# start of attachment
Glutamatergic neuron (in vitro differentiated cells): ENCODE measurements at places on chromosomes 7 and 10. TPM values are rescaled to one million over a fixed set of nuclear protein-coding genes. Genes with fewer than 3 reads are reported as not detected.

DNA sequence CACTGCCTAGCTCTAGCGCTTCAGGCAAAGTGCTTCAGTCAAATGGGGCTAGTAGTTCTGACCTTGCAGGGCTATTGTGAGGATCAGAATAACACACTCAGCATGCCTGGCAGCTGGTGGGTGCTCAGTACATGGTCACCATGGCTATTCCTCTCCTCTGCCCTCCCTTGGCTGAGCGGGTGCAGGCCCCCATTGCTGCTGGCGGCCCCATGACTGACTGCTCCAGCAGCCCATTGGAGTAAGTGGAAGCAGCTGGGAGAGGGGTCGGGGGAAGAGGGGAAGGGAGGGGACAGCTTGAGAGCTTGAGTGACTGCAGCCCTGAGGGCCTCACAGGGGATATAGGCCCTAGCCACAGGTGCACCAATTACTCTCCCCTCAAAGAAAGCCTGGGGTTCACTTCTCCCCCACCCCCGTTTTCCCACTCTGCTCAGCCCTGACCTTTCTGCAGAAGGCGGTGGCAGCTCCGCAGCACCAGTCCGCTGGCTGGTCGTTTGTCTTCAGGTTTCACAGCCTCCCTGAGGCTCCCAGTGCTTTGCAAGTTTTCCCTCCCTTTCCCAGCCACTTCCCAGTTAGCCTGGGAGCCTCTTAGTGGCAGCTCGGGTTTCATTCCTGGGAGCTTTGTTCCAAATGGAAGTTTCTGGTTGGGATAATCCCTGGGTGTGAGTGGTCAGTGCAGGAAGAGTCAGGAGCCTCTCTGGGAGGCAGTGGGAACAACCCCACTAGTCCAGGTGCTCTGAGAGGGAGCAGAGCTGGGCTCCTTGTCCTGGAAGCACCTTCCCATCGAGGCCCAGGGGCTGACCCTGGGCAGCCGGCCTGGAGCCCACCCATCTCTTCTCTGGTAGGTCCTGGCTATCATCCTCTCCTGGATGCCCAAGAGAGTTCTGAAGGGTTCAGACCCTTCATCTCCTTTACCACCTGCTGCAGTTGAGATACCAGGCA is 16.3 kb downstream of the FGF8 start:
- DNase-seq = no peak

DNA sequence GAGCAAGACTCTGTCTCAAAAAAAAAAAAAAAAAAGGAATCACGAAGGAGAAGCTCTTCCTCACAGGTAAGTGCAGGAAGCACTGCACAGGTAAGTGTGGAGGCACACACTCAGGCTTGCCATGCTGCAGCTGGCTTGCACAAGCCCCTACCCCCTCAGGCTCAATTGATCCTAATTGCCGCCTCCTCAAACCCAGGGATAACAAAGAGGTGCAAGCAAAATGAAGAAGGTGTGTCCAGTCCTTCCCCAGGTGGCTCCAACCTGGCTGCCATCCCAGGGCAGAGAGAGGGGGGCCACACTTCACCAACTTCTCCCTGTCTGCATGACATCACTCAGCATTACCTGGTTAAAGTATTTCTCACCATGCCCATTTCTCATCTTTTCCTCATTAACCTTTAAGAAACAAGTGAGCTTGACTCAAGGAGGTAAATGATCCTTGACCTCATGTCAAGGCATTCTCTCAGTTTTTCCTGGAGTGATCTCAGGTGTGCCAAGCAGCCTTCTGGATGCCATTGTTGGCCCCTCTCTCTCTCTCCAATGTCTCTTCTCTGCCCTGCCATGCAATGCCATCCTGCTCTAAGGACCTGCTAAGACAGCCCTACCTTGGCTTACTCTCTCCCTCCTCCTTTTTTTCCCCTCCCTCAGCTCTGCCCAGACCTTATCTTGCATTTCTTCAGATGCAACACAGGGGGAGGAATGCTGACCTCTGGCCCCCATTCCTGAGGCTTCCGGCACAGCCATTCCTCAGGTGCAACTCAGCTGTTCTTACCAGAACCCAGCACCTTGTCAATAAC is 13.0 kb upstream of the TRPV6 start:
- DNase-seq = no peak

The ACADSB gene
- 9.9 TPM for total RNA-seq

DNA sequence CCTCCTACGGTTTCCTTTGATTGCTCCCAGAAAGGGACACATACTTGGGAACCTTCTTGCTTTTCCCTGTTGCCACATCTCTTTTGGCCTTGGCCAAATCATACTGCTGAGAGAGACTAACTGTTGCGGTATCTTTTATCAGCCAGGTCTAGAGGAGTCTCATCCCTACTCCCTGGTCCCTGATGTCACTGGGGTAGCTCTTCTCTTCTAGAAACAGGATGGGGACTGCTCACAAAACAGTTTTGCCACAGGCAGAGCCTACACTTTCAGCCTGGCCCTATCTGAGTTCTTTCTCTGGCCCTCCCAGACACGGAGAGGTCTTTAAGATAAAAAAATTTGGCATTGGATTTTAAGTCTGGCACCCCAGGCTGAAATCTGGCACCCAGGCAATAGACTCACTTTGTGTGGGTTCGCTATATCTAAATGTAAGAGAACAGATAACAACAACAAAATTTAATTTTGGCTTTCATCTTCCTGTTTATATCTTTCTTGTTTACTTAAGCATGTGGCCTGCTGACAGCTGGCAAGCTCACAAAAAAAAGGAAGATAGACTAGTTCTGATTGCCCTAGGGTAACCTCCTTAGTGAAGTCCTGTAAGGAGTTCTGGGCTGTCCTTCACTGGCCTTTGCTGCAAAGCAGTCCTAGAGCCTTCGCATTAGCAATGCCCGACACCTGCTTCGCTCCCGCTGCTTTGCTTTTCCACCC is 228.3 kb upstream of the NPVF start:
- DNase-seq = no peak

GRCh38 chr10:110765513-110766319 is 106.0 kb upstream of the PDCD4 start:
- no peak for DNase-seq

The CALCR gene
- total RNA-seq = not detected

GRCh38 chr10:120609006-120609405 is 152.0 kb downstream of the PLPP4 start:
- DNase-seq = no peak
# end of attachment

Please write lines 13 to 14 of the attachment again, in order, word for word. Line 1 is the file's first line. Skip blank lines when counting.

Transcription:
- total RNA-seq = not detected

GRCh38 chr10:120609006-120609405 is 152.0 kb downstream of the PLPP4 start: